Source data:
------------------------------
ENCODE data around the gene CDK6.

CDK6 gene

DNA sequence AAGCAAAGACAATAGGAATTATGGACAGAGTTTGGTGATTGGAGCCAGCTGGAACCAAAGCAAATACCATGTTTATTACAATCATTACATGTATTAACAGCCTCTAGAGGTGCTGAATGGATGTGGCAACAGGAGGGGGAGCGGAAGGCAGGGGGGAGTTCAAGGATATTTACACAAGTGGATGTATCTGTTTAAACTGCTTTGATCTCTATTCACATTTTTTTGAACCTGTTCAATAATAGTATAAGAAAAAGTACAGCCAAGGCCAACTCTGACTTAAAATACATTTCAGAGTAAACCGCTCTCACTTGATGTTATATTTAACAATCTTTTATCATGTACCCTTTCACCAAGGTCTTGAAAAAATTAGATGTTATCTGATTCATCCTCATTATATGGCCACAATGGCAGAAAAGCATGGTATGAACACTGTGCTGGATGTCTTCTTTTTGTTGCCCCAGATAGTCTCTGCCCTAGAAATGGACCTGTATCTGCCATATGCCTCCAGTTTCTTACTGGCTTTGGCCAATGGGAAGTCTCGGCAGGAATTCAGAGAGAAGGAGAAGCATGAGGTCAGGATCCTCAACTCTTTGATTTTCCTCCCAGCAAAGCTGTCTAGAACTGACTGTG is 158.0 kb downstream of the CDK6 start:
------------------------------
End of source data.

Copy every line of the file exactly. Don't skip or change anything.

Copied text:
ENCODE data around the gene CDK6.

CDK6 gene

DNA sequence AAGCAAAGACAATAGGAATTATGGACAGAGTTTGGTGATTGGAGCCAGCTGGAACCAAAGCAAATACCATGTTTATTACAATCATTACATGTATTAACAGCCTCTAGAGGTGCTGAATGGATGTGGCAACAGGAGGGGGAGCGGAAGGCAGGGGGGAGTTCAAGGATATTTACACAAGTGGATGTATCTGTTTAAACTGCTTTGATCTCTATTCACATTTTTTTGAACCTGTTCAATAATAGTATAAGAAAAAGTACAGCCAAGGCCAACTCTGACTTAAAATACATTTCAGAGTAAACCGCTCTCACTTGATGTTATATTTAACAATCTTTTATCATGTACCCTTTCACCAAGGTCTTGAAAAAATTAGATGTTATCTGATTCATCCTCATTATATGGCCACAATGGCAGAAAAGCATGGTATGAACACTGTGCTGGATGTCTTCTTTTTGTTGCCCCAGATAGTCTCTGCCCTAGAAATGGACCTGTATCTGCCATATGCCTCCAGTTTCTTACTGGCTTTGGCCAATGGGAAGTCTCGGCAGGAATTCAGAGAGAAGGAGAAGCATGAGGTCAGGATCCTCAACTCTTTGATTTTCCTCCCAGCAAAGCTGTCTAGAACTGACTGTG is 158.0 kb downstream of the CDK6 start: